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Paul
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"Complete for Christmas holidays..." Sounds pretty ambitious, Tony. Looks like a nice house. I see the workshop on the left. ;)
 

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nope not on this one, she all on her own......she moved to far away for me to do any work on it with the schedule she wants. plus she has it figured to be complete for Christmas holidays.......woot woot works for me.....
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I would say a Feb./March move-in at the soonest. great looking house, make a good family house.

Herb
 

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Nice design, particularly like the oval window centered over the porch. Assume that is at the head of the stairs. Looks like a lot of landscaping to be done as well. Out in the country on an acreage?
 

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yes it is on 3 acres, not a work shop, daughter is a dentist she only uses a drill ....lol and if ya knew my daughter it will be done she'll have a crew around the clock if need be......
 

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It certainly deserves admiration. You're doing a great job of standing up for your own house and setting yourself specific deadlines. I'm sure your daughter will be pleased with the result. I would love to see the result of this construction too. In general, construction is my most minor favorite process. Please skip it and move into the finished house right away. When my wife and I wanted to build our own house, we took out a reverse mortgage (link removed by moderator) because we were a little short on savings. The result was a perfect home that still keeps us cozy.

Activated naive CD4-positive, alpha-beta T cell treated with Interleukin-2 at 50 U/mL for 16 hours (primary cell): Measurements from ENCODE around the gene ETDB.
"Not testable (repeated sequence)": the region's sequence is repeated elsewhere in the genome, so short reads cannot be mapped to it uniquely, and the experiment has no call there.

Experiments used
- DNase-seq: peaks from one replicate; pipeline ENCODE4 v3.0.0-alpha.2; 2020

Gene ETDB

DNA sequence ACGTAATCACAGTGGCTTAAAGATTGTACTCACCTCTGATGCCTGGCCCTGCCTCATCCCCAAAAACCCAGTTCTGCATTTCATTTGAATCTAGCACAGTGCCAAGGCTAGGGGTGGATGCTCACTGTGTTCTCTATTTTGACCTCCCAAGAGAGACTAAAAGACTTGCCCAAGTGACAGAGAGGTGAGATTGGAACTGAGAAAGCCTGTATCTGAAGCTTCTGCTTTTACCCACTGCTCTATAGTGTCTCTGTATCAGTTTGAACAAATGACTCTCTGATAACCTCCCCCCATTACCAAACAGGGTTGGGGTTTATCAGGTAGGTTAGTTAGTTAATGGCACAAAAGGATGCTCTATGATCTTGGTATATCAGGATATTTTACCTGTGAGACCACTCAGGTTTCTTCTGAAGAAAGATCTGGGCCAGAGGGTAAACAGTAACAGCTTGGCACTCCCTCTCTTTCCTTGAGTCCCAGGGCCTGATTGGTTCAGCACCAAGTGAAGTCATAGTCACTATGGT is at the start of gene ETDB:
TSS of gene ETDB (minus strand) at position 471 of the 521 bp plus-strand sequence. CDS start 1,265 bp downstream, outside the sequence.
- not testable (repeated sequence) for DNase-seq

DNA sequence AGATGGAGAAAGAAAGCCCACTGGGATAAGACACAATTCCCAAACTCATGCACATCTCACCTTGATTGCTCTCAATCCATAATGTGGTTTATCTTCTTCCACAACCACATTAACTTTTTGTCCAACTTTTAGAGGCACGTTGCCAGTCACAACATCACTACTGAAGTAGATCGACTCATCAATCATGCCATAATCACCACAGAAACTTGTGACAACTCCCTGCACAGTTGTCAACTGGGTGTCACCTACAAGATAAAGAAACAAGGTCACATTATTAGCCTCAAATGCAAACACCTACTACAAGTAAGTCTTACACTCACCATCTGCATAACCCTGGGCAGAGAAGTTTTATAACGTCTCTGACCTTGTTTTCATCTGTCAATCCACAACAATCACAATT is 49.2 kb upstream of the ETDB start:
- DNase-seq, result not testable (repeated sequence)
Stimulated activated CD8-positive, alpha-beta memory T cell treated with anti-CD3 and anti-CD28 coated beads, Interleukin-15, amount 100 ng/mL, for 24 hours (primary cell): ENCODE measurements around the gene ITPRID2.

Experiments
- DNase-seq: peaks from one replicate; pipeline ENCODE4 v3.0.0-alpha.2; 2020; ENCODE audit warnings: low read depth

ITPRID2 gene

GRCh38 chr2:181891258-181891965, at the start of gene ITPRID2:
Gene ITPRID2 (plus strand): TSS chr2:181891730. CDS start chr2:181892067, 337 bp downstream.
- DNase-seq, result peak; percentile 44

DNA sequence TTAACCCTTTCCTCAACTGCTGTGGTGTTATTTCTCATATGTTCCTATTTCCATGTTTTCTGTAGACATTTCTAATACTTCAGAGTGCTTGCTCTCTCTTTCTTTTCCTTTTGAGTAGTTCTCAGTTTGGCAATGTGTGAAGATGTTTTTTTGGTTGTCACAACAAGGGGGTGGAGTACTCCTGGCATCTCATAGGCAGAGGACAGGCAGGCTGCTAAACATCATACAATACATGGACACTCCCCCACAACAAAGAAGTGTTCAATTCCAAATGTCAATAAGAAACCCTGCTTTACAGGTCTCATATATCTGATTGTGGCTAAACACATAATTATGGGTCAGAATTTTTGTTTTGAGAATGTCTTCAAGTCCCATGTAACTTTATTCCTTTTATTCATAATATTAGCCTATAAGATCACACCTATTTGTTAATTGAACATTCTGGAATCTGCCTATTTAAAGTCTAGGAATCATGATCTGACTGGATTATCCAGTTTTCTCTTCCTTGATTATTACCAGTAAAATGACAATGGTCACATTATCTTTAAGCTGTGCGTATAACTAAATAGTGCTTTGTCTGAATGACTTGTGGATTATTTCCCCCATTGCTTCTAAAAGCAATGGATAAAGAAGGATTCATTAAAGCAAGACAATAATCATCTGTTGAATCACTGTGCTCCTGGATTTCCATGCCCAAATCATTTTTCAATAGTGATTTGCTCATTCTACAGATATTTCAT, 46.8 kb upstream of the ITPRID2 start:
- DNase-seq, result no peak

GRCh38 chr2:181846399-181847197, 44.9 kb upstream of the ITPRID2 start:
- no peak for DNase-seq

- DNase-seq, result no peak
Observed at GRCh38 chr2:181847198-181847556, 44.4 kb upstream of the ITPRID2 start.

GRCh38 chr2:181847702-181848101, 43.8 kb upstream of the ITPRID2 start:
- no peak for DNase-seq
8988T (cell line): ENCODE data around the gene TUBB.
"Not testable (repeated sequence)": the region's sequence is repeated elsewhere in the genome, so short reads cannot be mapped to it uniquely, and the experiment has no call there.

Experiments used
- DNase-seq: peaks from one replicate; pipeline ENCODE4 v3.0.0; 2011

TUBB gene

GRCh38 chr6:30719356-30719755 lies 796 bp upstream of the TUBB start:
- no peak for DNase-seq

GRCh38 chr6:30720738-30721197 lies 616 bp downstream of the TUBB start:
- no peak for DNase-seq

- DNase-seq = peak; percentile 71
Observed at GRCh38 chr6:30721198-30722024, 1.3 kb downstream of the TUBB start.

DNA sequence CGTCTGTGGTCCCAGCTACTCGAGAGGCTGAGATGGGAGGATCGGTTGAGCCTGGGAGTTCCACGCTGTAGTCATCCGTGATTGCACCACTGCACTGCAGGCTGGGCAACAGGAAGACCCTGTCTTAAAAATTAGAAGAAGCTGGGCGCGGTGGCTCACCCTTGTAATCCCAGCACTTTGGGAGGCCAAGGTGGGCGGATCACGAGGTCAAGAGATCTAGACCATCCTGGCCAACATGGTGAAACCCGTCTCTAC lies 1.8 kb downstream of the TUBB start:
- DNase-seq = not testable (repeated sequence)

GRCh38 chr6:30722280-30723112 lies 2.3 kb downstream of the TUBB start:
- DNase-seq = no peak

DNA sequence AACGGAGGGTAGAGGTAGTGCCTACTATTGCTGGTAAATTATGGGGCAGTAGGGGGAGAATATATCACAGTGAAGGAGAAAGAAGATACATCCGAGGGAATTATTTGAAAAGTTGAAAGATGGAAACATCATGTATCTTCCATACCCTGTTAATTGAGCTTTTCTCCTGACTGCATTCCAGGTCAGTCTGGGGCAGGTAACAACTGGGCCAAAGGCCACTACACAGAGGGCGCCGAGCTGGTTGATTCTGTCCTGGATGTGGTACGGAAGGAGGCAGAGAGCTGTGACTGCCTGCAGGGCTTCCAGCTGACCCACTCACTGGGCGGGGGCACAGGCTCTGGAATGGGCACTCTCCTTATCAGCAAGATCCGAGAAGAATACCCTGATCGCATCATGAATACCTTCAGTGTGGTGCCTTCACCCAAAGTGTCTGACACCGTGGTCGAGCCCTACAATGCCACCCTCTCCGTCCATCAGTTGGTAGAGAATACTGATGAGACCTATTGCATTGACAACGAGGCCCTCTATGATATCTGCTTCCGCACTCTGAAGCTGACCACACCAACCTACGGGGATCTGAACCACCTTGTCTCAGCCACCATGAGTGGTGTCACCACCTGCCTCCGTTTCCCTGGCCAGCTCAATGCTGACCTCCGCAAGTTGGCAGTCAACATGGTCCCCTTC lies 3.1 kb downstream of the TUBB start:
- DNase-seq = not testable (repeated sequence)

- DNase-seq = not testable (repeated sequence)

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Welcome to the forum.
 

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Fun thoughts!

Many years ago, a friend built a 'YUGE home in the Provo, Utah area for his extended Mormon family. MANY bedrooms and baths, three levels with a basement, food storage room, gun room, game room, weight room, etc. etc.

As the home was framed, and BEFORE the insulation and drywall went up, he asked me for suggestions. I am known as a "MgGyver type." :cool: I gave him some suggestions, which turned out to be helpful. He took me up on most, but not all of them.

All sorts of things can be added NOW while you have access to the wall interiors...

- hard wiring for an alarm system, from one central point to all exterior doors and windows, etc. Leave them in the walls tacked to a stud until you need them.

- good speaker wires from one central location to EVERY room in the home, for a future whole-home stereo system for family gatherings, etc. Not really "loud" anywhere, but music everywhere. Use flush wall mounted speakers. Individual volume controls are optional.

- wiring throughout the home for a wired intercom system. No need to shout down to the garage from the master bedroom, etc. Less expensive batteries to replace.

- a discreet / decorative exterior electrical outlet beneath EVERY window, next to EVERY doorway, and under the eves around the home, etc. This makes powering Christmas Lights extremely easy. ALL of those outlets should be on a separate circuit controlled by ONE switch. This is now EASY to do with LED lights that draw almost no power.

- Built-in steel frames around windows for tornado/hurricane shields. A steel frame with four tabs or mounting points that are hidden or not obvious to the casual observer. Remember how bed frames used to drop into slots in wooden headboards? In the event of a tornado or really bad weather, or a zombie apocalypse ... prefabricated steel shields fitted to each window could be rolled out of the garage, and hung around the home in a matter of minutes to prevent window damage. Interior locking pins could prevent removal from the outside.